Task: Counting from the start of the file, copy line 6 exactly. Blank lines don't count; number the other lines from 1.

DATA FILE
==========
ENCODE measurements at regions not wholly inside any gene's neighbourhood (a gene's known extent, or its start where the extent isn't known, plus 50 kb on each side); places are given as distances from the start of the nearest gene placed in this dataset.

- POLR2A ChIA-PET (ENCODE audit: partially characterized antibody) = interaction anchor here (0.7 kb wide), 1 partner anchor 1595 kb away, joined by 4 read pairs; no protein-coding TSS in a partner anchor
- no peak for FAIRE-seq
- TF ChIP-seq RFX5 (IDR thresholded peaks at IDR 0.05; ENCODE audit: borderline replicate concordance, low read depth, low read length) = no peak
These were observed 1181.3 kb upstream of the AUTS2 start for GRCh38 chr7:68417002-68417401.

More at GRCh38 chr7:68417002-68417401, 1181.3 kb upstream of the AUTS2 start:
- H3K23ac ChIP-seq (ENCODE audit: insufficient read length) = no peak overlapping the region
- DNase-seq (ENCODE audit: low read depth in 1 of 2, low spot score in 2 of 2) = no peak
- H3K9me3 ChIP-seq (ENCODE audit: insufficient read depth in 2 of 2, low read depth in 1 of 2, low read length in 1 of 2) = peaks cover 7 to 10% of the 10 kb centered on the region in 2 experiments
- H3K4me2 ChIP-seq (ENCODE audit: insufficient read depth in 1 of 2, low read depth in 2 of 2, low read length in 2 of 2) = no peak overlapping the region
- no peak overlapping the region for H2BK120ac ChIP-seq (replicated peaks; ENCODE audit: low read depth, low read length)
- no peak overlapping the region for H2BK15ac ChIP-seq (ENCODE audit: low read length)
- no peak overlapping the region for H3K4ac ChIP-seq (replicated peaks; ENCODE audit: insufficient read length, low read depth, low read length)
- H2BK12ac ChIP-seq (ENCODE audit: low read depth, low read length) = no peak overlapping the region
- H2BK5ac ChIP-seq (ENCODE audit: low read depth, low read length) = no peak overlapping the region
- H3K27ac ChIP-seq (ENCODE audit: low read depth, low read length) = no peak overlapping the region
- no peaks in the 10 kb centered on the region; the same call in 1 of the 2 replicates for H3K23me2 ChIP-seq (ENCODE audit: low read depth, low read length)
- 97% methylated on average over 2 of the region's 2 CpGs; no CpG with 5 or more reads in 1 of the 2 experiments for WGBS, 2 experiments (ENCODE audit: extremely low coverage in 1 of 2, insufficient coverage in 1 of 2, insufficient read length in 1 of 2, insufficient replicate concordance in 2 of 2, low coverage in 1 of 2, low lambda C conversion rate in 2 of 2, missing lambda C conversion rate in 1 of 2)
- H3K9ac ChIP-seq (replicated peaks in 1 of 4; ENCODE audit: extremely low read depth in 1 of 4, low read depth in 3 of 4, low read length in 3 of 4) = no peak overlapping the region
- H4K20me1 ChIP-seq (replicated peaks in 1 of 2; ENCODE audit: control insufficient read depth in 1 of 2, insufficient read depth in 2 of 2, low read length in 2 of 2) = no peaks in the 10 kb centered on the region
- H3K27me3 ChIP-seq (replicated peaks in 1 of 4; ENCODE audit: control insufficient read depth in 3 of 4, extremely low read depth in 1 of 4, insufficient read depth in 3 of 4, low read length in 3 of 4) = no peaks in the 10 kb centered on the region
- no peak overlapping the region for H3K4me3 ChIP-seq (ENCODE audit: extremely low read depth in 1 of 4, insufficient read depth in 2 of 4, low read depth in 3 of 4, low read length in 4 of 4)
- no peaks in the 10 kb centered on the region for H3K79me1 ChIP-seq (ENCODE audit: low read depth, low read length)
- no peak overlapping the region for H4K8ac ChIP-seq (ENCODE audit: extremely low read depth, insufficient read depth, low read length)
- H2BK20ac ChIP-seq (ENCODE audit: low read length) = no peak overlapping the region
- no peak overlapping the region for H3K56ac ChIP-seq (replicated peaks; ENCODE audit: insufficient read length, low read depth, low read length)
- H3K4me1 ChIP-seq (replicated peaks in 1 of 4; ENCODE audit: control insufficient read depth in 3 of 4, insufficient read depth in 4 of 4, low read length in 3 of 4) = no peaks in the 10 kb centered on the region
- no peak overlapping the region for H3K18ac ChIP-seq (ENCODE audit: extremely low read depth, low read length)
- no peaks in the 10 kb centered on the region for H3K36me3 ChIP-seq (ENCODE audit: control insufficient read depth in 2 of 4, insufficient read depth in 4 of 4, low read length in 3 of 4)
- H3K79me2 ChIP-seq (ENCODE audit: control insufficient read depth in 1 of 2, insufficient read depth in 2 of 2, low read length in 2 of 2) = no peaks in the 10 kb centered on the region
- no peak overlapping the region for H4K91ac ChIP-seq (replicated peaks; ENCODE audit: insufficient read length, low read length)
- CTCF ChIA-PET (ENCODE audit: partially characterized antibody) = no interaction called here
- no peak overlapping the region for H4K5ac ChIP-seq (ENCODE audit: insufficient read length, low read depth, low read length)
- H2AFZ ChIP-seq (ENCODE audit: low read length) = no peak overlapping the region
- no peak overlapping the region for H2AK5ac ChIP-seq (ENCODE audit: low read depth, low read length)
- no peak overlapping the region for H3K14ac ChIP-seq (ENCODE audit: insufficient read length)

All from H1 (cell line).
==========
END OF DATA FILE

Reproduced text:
More at GRCh38 chr7:68417002-68417401, 1181.3 kb upstream of the AUTS2 start: